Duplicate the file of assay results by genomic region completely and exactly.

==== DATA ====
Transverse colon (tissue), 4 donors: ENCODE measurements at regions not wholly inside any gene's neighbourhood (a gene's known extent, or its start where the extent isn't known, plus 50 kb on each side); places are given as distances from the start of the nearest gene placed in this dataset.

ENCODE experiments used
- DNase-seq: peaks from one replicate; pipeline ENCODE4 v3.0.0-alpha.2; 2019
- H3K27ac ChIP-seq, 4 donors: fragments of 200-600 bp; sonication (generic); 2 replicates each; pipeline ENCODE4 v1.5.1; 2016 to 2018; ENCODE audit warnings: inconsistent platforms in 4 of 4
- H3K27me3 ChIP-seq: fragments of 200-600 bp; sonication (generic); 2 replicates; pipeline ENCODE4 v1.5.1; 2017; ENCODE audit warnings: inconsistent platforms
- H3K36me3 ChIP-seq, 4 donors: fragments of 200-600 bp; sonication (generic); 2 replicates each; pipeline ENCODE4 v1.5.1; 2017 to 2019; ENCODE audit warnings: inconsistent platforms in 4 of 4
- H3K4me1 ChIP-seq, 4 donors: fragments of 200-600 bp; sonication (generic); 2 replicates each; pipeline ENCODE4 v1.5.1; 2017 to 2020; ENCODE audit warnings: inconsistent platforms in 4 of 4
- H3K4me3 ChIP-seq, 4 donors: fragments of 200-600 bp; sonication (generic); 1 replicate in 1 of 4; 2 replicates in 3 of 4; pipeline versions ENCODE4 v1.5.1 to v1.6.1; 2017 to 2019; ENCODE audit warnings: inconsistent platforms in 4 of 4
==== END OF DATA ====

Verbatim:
Transverse colon (tissue), 4 donors: ENCODE measurements at regions not wholly inside any gene's neighbourhood (a gene's known extent, or its start where the extent isn't known, plus 50 kb on each side); places are given as distances from the start of the nearest gene placed in this dataset.

ENCODE experiments used
- DNase-seq: peaks from one replicate; pipeline ENCODE4 v3.0.0-alpha.2; 2019
- H3K27ac ChIP-seq, 4 donors: fragments of 200-600 bp; sonication (generic); 2 replicates each; pipeline ENCODE4 v1.5.1; 2016 to 2018; ENCODE audit warnings: inconsistent platforms in 4 of 4
- H3K27me3 ChIP-seq: fragments of 200-600 bp; sonication (generic); 2 replicates; pipeline ENCODE4 v1.5.1; 2017; ENCODE audit warnings: inconsistent platforms
- H3K36me3 ChIP-seq, 4 donors: fragments of 200-600 bp; sonication (generic); 2 replicates each; pipeline ENCODE4 v1.5.1; 2017 to 2019; ENCODE audit warnings: inconsistent platforms in 4 of 4
- H3K4me1 ChIP-seq, 4 donors: fragments of 200-600 bp; sonication (generic); 2 replicates each; pipeline ENCODE4 v1.5.1; 2017 to 2020; ENCODE audit warnings: inconsistent platforms in 4 of 4
- H3K4me3 ChIP-seq, 4 donors: fragments of 200-600 bp; sonication (generic); 1 replicate in 1 of 4; 2 replicates in 3 of 4; pipeline versions ENCODE4 v1.5.1 to v1.6.1; 2017 to 2019; ENCODE audit warnings: inconsistent platforms in 4 of 4